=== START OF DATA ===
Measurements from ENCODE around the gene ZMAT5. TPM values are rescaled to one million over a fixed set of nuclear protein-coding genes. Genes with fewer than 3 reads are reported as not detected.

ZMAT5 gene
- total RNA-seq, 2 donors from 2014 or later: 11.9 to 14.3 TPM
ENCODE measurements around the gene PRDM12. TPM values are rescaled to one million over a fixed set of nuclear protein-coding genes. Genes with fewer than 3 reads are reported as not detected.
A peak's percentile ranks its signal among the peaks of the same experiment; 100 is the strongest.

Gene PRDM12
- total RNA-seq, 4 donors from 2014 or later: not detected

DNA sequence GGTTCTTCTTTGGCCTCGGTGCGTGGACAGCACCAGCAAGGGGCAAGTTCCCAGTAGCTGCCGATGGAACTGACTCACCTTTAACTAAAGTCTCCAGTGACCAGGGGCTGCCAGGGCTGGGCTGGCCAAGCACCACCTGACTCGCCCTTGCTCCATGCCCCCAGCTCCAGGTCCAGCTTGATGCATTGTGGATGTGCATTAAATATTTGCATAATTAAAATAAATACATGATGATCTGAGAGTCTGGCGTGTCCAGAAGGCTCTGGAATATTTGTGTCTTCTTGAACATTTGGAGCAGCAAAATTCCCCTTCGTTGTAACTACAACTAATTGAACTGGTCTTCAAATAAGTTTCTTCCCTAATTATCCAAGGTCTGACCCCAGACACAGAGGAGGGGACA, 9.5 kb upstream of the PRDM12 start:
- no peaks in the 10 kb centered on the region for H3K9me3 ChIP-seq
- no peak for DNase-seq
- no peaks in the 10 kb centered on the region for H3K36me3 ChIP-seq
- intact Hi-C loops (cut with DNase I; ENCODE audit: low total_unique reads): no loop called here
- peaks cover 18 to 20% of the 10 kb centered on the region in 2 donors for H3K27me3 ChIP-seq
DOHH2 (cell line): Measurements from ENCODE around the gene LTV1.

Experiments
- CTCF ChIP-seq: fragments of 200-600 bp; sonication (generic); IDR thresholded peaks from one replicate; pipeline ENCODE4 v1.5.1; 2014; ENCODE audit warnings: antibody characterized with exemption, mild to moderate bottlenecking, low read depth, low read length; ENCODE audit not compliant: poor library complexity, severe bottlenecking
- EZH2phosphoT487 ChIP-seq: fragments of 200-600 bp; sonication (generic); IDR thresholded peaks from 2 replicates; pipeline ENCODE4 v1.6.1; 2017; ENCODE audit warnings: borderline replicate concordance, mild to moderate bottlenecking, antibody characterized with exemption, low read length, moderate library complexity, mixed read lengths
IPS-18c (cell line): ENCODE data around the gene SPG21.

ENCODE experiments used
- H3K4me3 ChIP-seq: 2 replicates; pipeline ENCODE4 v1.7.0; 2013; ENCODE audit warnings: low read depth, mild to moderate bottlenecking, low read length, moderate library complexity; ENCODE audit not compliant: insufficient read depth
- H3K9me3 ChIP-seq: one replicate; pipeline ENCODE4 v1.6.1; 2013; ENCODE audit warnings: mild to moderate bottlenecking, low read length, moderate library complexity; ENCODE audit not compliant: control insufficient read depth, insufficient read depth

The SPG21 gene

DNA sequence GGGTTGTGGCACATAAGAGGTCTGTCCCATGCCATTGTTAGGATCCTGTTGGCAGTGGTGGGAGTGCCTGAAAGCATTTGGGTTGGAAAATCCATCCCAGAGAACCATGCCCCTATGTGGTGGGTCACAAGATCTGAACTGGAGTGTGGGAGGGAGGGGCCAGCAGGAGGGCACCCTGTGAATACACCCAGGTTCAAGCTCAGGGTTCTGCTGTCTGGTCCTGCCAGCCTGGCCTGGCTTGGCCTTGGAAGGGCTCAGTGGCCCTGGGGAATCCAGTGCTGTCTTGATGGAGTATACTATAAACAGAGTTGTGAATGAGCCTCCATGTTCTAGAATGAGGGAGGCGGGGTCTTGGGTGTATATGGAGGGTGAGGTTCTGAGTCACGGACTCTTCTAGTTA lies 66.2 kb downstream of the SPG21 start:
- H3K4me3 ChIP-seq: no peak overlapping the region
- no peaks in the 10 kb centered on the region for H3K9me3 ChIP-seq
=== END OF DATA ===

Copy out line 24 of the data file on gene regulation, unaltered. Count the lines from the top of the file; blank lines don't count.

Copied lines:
- H3K4me3 ChIP-seq: no peak overlapping the region